JWC TO JEANNIE WELSH ; 14 August 1842; DOI: 10.1215/lt-18420814-JWC-JW-01; CL 15: 16-18
JWC TO JEANNIE WELSH
Sunday [14 August 1842]
My “blessed Babbie”
Another long letter—so far I find you perfect!—go on in this laudable course and not only will it sooth my pains of absence, but tend much to the good of your own soul. “The devil,” they say, “is always at the elbow of an idle man—still more of an idle woman—and to think of the devil at Babbie's elbow! and I not there to exorcise him! My dear, it would give me serious apprehensing.
But with the daily letter to me—and don Carlos—and Helens1 wants—and such Himmel-sendungs [gifts from heaven] (look your German dictionary) as the immortal Creek I have no fear but you will be “born thro with an honourable thro-bearing”2—
For myself I expect to return to you “improved physically at least” (to use Mazzinis words) The first day things looked very black about me, and twenty times, like John's Mr Ogilvie, “I wished to God that I had stayed in London”!—but I have been better every day since— The place is all that a visitor could wish it—green as emeralds—with plenty of fine old trees—and just that amount of picturesqueness which is compatible with comfort and “elegancy”— Some people would object to the little church-yard so near—but in these bright days I find it rather comforting to look at than otherwise: It is a relief after the horrible London Cemeterys to see a quiet spot like this where the wicked really cease from troubling and the weary are at rest3—every time I step out of the window, I go over to the little church yard, and draw in a sort of breath of quietude from it—and think to myself “just so will the church yard of Crawford be looking in this blessed sunshine.”
For the people; they are what I have always known them for, the politest best-bred people alive— They make you feel in their house exactly as if you were in your own, which is the perfection of hospitality.— I get up about eight—when I hear the man knock at Mr Reginalds door—dress with a deliberation!—my hair has not got as much combing nor my neck as much washing for I know not how long—not that I am more caring about the effect I produce—but that it is a pleasure to dress slowly in such a large bright room, looking out on such charming “natur”!— I descend to the breakfast room about nine—where the letters await me beside my plate—and then Mr Buller prepares the coffee—and we breakfast according to the “simplest expression” of that meal—toast and butter just as at home—after breakfast out at the window—in again at the door—and up stairs to my own room—where I have both a beautiful sofa and an easy chair—white all covered over with coloured birds—in the center of my carpet are two white swans kissing each other among reeds! round them a hexagonal field covered with pagodas and indian trees—and round that a border of green and rose-coloured dragons tied together by the tails! and separated into pairs by a square of hierogliphics— You never saw such a strange carpet in your life!—I am sure there is witchcraft in [it],4 which I shall not rest till I have found out— My bed is of bamboo—shaped like a tent—the curtains, as also the window curtains and toilet, white indian muslin—embroidered—and lined with strawcolour—the whole thing has an exotic character which produces an effect on my imagination little as I care for fine furniture merely fine— There is a mirror over the chimneypiece which shows me myself in the bamboo bed! I wish it showed me something lovelier— Mrs Buller does not come down till about two—so all the fo[r]e-noon5 I may write or read, or think, or run out and in, according to my own sweet will—hitherto what I have done is not capable of being embodied in words—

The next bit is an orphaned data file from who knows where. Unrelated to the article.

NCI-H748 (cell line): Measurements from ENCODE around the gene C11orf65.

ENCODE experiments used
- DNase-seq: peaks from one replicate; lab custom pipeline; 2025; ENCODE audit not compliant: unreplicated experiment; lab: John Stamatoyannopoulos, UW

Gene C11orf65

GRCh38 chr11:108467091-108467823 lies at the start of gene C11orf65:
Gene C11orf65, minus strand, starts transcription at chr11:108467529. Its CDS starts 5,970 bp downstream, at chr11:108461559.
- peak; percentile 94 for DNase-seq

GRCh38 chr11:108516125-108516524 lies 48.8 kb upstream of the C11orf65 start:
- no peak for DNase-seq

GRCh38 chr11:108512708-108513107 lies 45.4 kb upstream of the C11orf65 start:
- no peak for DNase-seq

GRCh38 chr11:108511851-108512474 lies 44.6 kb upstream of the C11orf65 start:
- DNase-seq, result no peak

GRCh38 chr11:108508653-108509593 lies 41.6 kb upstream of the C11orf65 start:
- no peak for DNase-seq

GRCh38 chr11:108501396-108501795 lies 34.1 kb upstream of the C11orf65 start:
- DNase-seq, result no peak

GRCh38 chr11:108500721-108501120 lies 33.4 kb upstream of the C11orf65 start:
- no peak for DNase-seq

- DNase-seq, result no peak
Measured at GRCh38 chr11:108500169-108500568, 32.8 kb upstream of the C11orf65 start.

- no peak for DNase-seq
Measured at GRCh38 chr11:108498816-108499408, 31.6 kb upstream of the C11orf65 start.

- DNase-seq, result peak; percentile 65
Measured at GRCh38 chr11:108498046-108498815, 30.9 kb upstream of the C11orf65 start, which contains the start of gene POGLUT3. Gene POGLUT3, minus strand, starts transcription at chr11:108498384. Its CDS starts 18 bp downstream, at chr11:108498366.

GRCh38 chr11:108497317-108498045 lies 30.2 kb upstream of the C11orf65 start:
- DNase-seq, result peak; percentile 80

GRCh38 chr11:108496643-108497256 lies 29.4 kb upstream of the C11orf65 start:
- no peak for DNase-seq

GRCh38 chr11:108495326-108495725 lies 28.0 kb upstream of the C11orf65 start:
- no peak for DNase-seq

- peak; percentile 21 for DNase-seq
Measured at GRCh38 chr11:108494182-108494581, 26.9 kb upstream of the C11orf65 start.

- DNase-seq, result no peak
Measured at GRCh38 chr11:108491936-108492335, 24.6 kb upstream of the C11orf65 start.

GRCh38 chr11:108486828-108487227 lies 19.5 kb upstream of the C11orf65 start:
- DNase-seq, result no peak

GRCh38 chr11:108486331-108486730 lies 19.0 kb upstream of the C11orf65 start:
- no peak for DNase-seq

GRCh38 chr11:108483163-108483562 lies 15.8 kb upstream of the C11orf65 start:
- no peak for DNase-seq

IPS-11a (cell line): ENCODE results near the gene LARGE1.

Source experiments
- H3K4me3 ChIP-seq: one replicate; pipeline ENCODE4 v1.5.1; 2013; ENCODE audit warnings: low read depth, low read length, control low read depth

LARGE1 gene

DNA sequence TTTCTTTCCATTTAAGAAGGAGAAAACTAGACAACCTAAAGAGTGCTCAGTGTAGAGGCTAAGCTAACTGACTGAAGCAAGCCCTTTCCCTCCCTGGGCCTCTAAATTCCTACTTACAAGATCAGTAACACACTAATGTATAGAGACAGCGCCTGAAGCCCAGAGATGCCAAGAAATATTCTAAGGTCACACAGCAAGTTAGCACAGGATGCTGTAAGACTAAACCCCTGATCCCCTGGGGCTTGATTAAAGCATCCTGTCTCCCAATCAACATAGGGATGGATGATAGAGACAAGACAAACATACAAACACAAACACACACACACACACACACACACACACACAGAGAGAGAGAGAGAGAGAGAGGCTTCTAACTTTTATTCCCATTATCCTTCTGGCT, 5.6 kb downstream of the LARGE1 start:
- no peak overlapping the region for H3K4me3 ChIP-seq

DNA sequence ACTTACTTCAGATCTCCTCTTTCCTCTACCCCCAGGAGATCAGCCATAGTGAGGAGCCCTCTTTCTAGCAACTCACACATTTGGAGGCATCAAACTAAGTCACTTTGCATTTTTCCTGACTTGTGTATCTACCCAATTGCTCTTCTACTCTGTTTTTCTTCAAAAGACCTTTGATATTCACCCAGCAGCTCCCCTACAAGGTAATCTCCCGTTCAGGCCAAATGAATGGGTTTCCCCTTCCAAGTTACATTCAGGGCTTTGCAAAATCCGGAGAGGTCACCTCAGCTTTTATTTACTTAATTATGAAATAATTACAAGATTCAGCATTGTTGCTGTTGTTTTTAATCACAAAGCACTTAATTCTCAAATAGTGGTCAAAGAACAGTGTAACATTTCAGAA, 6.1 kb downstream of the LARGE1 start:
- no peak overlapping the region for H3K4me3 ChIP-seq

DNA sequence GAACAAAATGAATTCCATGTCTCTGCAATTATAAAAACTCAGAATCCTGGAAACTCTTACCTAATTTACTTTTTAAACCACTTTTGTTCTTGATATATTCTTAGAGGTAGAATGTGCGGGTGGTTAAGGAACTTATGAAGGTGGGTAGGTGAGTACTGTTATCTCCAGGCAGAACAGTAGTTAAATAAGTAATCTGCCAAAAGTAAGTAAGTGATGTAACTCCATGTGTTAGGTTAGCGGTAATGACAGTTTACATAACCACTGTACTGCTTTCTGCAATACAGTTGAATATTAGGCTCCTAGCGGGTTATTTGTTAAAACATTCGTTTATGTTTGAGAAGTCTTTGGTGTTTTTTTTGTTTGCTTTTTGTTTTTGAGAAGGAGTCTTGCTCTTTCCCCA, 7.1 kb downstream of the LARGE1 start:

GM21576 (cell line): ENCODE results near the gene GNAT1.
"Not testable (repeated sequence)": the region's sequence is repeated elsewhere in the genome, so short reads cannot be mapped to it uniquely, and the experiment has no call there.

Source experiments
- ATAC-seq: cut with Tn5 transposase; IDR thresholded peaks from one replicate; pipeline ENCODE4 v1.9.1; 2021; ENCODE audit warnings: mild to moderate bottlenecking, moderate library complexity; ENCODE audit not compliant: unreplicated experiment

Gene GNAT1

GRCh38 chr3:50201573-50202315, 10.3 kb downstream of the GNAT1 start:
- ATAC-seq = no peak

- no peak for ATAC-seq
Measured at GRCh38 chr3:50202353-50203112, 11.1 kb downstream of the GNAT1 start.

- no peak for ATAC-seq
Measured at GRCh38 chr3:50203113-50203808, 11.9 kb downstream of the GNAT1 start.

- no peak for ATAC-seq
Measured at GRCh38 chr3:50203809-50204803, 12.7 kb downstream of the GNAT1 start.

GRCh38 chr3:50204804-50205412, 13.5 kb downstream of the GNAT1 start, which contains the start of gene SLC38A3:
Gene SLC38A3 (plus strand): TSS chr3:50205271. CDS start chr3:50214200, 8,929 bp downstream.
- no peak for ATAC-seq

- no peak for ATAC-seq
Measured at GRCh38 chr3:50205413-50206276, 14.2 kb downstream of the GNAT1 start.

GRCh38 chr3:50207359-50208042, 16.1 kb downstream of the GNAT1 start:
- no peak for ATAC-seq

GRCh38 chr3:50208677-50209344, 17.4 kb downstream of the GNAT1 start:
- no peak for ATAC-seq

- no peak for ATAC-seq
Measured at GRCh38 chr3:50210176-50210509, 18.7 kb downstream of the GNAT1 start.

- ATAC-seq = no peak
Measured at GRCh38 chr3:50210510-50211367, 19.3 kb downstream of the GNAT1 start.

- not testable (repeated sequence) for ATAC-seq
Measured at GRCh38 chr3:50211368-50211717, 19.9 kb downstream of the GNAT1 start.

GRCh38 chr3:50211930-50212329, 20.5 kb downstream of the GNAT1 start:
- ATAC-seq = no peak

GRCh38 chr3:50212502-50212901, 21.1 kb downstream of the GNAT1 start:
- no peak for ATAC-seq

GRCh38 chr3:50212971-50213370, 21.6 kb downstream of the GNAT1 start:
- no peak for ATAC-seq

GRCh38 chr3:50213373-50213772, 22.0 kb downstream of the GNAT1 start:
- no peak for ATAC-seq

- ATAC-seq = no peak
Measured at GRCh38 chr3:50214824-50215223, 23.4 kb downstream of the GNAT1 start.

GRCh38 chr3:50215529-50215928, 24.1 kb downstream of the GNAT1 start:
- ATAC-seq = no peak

There is no lunch—happily—but dinner at three—no fuss about it—but every body getting up so soon as enough has been eaten—then to the sofas for half an hour—then out for a two or three hours drive—at eight we all make an excellent tea—last night I came in mind of poor Alick's6 “Aunt Jeannie me's a teibble eater”!— Before going to bed I play a game at Chess with Mr Buller—and last night to my own astonishment and still more to his I beat him! Mrs Buller retires at ten—and after that I may read if I like in my own room. Such Babbie is my life—very harmless at all events—and farewell— I do not mean to write two such long letters every day for I am here not to write but to run about—and meditate—bless thee my babbie—give my kind regards to Helen and take care she does not hurt her leg.
Please to enclose me a dozen or two of stamps—